While healthcare practitioners are still making only limited use of medical apps, most now seem fully aware of the revolution that apps are bringing about and of the need to bring themselves up to date with the new approaches.
Fully 72% of the doctors surveyed recently by Ipsos Healthcare, a UK-based global business focusing on research in the pharmaceutical, bio-tech, and medical device markets, stated that they had already recommended one or more medical apps, an online health forum or a wearable device to at least one of their patients. This is a large number given that the poll focused mainly on the UK, France and Germany. Perhaps even more interestingly, four out of five respondents felt that the link between technology and treatment was far from being a mere passing fad. Some 25% expressed the view that medical apps would be directly incorporated into treatment in the future.
However, despite these positive statements, there are still quite a few doubts as regards the precise role that technology ought to play in the medical process. Only 13% of the doctors surveyed felt that mobile apps would replace routine examinations for patients suffering from chronic illness and just 15% of the respondents agreed that health and fitness apps would help patients to adhere more closely to courses of medication.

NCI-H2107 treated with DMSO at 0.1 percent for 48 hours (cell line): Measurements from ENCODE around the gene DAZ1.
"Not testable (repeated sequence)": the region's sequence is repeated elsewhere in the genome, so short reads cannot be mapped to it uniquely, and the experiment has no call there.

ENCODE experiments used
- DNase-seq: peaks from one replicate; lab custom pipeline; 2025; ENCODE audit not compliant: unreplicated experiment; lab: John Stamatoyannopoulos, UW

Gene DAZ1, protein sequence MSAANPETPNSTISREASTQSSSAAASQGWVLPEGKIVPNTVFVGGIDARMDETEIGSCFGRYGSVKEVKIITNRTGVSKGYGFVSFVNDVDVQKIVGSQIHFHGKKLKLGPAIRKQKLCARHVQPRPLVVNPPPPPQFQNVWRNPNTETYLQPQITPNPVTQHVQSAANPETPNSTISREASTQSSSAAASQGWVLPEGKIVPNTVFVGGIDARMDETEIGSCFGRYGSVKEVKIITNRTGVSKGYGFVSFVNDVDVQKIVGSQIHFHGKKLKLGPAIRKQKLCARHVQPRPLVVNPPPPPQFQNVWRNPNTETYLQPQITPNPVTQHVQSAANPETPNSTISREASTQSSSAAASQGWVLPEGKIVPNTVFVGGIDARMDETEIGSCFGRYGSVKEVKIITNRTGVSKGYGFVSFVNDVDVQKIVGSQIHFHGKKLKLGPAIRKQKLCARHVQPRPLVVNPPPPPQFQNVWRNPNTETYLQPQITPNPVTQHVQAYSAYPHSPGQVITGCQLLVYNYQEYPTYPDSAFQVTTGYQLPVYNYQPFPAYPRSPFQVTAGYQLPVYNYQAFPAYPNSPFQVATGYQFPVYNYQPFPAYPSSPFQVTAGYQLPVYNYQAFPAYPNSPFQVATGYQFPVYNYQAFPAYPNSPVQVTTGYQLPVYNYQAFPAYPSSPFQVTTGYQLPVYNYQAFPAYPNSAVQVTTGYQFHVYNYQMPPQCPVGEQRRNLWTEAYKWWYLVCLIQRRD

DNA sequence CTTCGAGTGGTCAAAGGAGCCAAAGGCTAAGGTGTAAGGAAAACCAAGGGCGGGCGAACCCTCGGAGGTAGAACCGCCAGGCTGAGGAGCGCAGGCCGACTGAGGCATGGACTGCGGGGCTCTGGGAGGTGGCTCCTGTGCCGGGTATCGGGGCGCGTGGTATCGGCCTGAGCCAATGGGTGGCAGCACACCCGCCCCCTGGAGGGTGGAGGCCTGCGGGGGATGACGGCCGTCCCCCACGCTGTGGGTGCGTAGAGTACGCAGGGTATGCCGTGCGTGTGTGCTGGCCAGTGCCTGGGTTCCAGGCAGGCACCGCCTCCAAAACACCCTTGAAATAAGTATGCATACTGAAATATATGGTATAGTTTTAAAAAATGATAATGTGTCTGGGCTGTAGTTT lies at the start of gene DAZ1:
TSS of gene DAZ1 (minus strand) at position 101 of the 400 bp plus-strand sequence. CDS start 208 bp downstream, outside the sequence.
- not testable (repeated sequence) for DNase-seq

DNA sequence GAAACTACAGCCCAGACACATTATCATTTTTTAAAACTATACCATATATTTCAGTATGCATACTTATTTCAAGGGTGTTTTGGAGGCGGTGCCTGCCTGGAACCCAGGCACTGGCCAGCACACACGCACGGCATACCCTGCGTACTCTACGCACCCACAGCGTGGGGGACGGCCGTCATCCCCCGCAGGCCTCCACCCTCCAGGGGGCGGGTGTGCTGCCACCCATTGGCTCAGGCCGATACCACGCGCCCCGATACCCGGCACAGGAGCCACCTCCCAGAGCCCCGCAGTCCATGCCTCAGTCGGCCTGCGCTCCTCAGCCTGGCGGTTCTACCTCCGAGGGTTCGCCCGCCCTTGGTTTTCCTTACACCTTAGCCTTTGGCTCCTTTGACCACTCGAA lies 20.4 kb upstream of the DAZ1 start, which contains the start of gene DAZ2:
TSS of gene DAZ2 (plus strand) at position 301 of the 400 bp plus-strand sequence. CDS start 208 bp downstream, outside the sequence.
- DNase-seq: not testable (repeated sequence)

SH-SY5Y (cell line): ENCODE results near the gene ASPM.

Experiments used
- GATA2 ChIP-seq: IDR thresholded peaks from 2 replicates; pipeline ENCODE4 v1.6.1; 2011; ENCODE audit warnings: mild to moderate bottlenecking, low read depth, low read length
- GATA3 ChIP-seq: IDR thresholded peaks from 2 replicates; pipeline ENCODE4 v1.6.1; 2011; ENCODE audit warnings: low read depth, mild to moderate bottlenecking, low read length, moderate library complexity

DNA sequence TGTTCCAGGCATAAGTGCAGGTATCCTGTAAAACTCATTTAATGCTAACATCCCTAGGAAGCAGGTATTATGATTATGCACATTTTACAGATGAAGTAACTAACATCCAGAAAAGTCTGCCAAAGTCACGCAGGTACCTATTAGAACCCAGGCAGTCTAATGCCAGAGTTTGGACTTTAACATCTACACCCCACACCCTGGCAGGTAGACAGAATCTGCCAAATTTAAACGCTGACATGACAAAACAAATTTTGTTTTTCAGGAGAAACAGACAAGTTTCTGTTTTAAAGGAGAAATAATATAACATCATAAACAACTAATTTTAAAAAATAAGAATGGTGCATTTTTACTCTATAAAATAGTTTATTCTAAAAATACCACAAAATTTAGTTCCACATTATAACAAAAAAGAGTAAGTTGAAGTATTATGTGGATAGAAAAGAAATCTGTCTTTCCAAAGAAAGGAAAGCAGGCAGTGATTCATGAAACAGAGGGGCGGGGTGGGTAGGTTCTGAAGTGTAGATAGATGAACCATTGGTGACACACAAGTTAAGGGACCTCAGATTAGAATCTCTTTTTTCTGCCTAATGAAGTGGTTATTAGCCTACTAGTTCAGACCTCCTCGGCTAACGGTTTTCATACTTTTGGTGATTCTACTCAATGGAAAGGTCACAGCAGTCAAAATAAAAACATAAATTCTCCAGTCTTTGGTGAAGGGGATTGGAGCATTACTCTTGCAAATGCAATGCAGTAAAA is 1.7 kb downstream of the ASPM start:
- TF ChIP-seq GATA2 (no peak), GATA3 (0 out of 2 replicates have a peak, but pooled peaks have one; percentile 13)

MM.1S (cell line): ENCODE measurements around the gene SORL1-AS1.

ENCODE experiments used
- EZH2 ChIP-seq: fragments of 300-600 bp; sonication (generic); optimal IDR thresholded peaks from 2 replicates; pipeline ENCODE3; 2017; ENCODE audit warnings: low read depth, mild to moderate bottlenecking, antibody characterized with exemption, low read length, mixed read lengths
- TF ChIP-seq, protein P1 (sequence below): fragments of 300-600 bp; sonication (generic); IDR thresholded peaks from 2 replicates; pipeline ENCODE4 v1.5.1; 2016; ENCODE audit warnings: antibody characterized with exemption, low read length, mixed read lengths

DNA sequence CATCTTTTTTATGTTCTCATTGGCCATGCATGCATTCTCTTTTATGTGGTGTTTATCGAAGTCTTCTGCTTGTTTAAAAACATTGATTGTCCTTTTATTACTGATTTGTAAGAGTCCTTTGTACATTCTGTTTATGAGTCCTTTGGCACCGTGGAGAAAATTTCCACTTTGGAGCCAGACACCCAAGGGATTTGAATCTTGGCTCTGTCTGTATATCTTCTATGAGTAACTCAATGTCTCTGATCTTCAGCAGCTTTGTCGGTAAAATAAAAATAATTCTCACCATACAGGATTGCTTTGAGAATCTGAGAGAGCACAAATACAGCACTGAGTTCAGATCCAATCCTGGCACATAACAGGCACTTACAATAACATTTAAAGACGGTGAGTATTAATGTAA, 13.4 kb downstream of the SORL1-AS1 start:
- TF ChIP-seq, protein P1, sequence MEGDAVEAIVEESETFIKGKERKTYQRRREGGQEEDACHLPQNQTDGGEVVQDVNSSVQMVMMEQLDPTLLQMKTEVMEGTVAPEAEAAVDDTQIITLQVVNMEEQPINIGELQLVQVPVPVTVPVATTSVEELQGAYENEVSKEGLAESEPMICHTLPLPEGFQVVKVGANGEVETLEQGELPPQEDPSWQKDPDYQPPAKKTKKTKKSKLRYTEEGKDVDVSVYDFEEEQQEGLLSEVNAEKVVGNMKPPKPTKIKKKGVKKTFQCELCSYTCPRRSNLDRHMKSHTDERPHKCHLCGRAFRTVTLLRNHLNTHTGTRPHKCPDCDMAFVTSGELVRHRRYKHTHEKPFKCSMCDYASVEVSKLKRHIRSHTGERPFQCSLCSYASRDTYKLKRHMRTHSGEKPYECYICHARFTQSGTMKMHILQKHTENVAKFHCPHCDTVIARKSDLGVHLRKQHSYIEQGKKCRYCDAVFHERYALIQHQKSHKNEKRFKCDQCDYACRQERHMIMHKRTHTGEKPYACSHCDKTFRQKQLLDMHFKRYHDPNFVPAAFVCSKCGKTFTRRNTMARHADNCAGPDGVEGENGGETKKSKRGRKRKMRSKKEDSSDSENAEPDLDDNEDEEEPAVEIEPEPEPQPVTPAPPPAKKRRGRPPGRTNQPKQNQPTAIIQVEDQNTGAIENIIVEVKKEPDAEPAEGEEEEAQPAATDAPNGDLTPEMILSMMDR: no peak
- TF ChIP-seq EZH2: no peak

Last but not least, the doctors polled raised a question mark over the role played by pharmaceutical companies in the development of these technologies. The survey reveals a degree of mistrust of pharma firms among general practitioners, fully 40% saying they would not trust an app developed by one of these companies, compared with only 24% who do not feel they could rely on one developed by a tech startup.